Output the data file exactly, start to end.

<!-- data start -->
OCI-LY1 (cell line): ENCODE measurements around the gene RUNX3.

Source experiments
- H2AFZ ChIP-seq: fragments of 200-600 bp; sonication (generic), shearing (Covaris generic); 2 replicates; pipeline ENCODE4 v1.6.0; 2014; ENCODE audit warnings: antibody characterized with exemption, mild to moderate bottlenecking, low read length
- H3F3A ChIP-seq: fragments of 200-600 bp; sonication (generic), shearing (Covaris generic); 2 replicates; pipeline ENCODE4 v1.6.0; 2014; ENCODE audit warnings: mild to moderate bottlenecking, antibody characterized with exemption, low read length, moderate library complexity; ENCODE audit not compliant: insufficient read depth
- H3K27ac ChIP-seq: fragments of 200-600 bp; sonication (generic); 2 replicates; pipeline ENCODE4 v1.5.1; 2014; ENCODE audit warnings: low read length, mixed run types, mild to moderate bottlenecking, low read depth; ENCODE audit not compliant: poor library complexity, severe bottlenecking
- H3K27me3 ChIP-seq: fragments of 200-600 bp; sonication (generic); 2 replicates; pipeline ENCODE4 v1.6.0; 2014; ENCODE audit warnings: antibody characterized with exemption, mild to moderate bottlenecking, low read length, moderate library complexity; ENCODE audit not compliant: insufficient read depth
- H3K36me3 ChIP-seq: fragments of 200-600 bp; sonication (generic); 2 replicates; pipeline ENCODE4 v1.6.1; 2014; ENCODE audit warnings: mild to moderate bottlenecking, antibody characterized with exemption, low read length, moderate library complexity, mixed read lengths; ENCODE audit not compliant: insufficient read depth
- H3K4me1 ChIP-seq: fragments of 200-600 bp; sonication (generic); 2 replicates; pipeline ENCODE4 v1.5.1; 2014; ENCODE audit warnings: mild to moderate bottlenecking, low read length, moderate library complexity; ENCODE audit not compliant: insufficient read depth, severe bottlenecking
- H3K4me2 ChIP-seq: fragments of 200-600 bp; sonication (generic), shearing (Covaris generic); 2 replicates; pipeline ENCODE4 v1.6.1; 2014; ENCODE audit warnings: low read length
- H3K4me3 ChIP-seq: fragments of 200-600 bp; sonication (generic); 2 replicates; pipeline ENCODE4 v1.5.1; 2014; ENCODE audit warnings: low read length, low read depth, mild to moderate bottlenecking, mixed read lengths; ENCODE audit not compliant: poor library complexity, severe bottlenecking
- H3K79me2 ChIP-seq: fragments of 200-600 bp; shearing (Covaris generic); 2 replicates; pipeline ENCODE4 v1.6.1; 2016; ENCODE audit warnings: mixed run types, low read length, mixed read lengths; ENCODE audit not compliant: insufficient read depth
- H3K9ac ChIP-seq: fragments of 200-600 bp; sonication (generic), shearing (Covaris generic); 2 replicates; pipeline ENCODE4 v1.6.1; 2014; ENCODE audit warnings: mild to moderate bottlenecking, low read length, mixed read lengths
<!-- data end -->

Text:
OCI-LY1 (cell line): ENCODE measurements around the gene RUNX3.

Source experiments
- H2AFZ ChIP-seq: fragments of 200-600 bp; sonication (generic), shearing (Covaris generic); 2 replicates; pipeline ENCODE4 v1.6.0; 2014; ENCODE audit warnings: antibody characterized with exemption, mild to moderate bottlenecking, low read length
- H3F3A ChIP-seq: fragments of 200-600 bp; sonication (generic), shearing (Covaris generic); 2 replicates; pipeline ENCODE4 v1.6.0; 2014; ENCODE audit warnings: mild to moderate bottlenecking, antibody characterized with exemption, low read length, moderate library complexity; ENCODE audit not compliant: insufficient read depth
- H3K27ac ChIP-seq: fragments of 200-600 bp; sonication (generic); 2 replicates; pipeline ENCODE4 v1.5.1; 2014; ENCODE audit warnings: low read length, mixed run types, mild to moderate bottlenecking, low read depth; ENCODE audit not compliant: poor library complexity, severe bottlenecking
- H3K27me3 ChIP-seq: fragments of 200-600 bp; sonication (generic); 2 replicates; pipeline ENCODE4 v1.6.0; 2014; ENCODE audit warnings: antibody characterized with exemption, mild to moderate bottlenecking, low read length, moderate library complexity; ENCODE audit not compliant: insufficient read depth
- H3K36me3 ChIP-seq: fragments of 200-600 bp; sonication (generic); 2 replicates; pipeline ENCODE4 v1.6.1; 2014; ENCODE audit warnings: mild to moderate bottlenecking, antibody characterized with exemption, low read length, moderate library complexity, mixed read lengths; ENCODE audit not compliant: insufficient read depth
- H3K4me1 ChIP-seq: fragments of 200-600 bp; sonication (generic); 2 replicates; pipeline ENCODE4 v1.5.1; 2014; ENCODE audit warnings: mild to moderate bottlenecking, low read length, moderate library complexity; ENCODE audit not compliant: insufficient read depth, severe bottlenecking
- H3K4me2 ChIP-seq: fragments of 200-600 bp; sonication (generic), shearing (Covaris generic); 2 replicates; pipeline ENCODE4 v1.6.1; 2014; ENCODE audit warnings: low read length
- H3K4me3 ChIP-seq: fragments of 200-600 bp; sonication (generic); 2 replicates; pipeline ENCODE4 v1.5.1; 2014; ENCODE audit warnings: low read length, low read depth, mild to moderate bottlenecking, mixed read lengths; ENCODE audit not compliant: poor library complexity, severe bottlenecking
- H3K79me2 ChIP-seq: fragments of 200-600 bp; shearing (Covaris generic); 2 replicates; pipeline ENCODE4 v1.6.1; 2016; ENCODE audit warnings: mixed run types, low read length, mixed read lengths; ENCODE audit not compliant: insufficient read depth
- H3K9ac ChIP-seq: fragments of 200-600 bp; sonication (generic), shearing (Covaris generic); 2 replicates; pipeline ENCODE4 v1.6.1; 2014; ENCODE audit warnings: mild to moderate bottlenecking, low read length, mixed read lengths